Category Archives: Causation

Sergio Campos, ‘The Commonality of Causation’

ABSTRACT This essay, a version of which was given as the inaugural Goldman Endowed Lecture at Ohio Northern University School of Law, discusses the treatment of causation in class actions, multidistrict litigation, and similar collective litigation. Causation is a ubiquitous element of civil claims, and typically it is treated as an individual element of a […]

Eric Johnson, ‘Dividing Risks’

ABSTRACT The central question in the law of proximate cause is how to divide risks into parts. The leading test of proximate cause, the foreseeability test, requires the jury to decide whether the ‘general type’ of outcome that occurred was too improbable to be foreseeable. Before the jury can address this question, though, it has […]

Richard Wright, ‘Karl Engisch’s Die Kausalität als Merkmal der trafrechtlichen Tatbestände [Causality as a Characteristic of Criminal Law] Part II English Translation’

ABSTRACT This work by Karl Engisch was, as far as I am aware, the first to reject the traditional but-for / sine-qua-non test as the exclusive test of factual causation, or even as a proper test when employed, as usually assumed, through hypothetical analysis of what might otherwise have occurred rather than real world analysis […]

Sergio Campos, ‘The Commonality of Causation’

ABSTRACT This essay, a version of which was given as the inaugural Goldman Endowed Lecture at Ohio Northern University School of Law, discusses the treatment of causation in class actions, multidistrict litigation, and similar collective litigation. Causation is a ubiquitous element of civil claims, and typically it is treated as an individual element of a […]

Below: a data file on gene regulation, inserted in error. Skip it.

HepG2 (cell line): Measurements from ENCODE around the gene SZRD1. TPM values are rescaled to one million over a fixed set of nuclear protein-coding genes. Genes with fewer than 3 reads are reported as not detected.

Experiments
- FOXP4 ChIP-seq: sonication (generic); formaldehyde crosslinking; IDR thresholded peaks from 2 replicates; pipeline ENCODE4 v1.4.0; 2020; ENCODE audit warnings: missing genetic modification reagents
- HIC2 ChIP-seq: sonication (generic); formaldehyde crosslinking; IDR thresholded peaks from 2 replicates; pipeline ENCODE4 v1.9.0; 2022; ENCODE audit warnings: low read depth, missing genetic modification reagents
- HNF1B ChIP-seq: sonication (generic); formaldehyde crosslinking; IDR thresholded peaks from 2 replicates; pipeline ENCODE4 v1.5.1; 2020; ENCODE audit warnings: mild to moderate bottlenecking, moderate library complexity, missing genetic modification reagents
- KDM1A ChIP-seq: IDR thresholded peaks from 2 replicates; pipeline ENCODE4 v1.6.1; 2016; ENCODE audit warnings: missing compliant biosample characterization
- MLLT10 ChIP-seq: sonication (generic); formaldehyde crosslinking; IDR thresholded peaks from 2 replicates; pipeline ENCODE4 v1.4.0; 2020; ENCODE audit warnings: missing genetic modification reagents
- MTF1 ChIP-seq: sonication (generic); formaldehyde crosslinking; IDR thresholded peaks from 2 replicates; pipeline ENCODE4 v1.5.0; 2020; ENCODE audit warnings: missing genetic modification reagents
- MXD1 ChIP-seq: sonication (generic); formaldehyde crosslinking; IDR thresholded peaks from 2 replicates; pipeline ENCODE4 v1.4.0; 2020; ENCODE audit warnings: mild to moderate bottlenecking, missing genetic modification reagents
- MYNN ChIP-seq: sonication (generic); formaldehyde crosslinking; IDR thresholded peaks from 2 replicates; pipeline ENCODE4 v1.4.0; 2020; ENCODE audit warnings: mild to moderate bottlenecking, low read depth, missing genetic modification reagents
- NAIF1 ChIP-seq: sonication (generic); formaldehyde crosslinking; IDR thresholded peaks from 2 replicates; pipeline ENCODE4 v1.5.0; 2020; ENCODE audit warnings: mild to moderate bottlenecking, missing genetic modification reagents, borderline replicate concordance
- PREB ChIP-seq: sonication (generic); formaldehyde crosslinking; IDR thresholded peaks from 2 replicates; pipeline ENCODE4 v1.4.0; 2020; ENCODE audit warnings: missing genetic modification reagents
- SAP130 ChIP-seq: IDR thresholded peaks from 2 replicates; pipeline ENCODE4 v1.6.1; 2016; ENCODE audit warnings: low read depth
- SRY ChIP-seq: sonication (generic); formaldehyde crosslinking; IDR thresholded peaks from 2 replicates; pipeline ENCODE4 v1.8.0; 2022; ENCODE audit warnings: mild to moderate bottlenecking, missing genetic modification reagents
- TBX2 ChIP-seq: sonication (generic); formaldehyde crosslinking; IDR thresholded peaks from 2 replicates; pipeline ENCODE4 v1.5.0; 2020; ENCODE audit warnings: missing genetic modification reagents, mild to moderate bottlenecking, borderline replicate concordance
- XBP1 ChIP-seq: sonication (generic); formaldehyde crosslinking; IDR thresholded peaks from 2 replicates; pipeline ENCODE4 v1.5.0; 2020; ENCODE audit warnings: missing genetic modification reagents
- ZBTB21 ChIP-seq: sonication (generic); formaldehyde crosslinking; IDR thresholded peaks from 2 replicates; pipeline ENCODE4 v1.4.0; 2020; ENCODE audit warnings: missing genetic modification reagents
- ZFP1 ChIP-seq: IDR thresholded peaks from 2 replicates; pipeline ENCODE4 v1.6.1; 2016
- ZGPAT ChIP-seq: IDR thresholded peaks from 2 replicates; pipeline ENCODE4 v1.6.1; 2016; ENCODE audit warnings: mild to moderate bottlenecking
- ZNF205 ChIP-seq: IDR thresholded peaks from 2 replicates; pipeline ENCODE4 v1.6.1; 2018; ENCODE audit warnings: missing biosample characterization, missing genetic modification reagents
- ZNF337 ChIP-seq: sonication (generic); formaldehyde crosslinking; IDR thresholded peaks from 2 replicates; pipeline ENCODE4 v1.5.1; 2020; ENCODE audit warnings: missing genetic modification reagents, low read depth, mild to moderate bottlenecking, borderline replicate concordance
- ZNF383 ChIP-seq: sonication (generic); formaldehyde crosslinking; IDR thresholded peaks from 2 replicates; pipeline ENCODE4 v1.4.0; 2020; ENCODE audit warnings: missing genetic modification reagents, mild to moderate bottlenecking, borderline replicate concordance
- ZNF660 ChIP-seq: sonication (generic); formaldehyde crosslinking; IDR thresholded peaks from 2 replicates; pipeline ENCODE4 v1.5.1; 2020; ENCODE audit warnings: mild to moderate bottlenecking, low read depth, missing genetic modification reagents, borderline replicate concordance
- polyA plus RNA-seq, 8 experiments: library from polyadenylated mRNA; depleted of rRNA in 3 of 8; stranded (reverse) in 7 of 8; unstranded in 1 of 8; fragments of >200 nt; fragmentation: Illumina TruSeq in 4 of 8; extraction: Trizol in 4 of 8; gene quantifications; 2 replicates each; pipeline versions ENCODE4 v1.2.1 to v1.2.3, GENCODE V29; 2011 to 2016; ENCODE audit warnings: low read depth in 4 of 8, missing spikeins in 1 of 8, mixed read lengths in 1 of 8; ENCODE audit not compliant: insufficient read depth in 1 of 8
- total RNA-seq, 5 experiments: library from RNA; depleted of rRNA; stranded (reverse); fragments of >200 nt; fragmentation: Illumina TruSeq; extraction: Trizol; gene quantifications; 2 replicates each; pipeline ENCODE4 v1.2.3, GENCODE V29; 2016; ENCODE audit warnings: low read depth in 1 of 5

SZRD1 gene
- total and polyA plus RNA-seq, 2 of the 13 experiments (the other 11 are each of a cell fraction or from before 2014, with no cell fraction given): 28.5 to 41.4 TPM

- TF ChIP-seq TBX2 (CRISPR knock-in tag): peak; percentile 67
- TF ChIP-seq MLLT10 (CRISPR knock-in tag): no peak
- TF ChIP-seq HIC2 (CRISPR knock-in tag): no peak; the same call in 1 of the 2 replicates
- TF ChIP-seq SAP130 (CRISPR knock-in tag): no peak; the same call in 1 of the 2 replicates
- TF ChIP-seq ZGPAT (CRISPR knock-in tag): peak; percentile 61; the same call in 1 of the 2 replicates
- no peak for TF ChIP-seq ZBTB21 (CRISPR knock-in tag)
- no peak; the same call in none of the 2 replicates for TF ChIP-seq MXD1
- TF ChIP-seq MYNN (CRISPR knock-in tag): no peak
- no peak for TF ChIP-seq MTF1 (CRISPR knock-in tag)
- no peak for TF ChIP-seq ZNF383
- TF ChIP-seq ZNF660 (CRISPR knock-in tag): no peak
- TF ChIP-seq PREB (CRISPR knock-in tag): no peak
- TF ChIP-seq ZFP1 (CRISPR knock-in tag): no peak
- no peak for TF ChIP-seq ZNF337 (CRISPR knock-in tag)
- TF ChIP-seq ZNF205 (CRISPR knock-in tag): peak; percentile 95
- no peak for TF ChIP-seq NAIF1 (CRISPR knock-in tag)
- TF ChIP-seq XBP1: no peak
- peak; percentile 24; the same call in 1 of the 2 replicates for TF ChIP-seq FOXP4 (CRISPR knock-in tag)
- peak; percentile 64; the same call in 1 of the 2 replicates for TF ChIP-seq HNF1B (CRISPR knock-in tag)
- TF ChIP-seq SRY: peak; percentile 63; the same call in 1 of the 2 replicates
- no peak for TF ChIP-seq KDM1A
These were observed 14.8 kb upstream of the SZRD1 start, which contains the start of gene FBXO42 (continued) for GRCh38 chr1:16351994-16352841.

Schauer and Spellman, ‘Probabilistic Causation in the Law’

ABSTRACT This paper challenges the widespread view that the legal system’s conception of causation is largely deterministic and token-level, that view stemming from the law’s principal focus on assigning ex post responsibility for past acts. We argue, in opposition to this view, that the probabilistic, ex ante, and type-level conceptions of causation that dominate the […]

Dan Burk, ‘Thirty-Six Views of Copyright Authorship, By Jackson Pollock’

ABSTRACT Humans have long used a variety of tools to convey artistic expression. Perhaps the most recent and mysterious artistic tools are machine learning or ‘artificially intelligent’ (AI) computer systems that have captured popular attention. When taken in isolation, these devices seem to operate autonomously, giving the illusion that there is no author behind their […]

Madeleine Morgan, ‘Revitalizing Louisiana’s Lost Chance Doctrine: Burchfield v Wright Sheds Light on the Need for Medical Expenses’

INTRODUCTION … Part I of this Comment provides background on relevant law regarding the lost chance doctrine and will trace the lost chance doctrine’s development in the United States and Louisiana. Part II articulates Louisiana’s approach to lost chance of a better outcome damages and will present the case Burchfield v Wright. Part III offers […]

‘Clinical Negligence: Birth Injury Claim’

“Clinical negligence litigation continues apace as Simeon Maskrey QC, sitting as a Deputy High Court Judge, handed down Judgment last week in a clinical negligence birth injury case (severe neuro-disability consequent upon an acute near total hypoxic-ischaemic insult) following a two-week trial which concluded early last month. This case highlights the ever-increasing importance placed on […]

Mihajlo Cvetković, ‘Causal Uncertainty: Alternative Causation in Tort Law’

ABSTRACT The causal link between the tortfeasor’s unlawful act and the resulting damage is an essential element of tort liability. There are situations in tort law practice where singular damage has more than one potential cause, so it is important to determine which one is legally relevant. In those situations, it is hard for the […]

Kevin Tobia, ‘Legal Concepts and Legal Expertise’

ABSTRACT A recent wave of empirical legal scholarship reports surprising findings about various concepts of legal significance, including the concept of acting intentionally, causation, consent, knowledge, recklessness, reasonableness, and law itself. These studies typically examine laypeople, but often draw broader conclusions about legal experts or law. Findings about laypeople’s (‘ordinary’) concepts have been taken to […]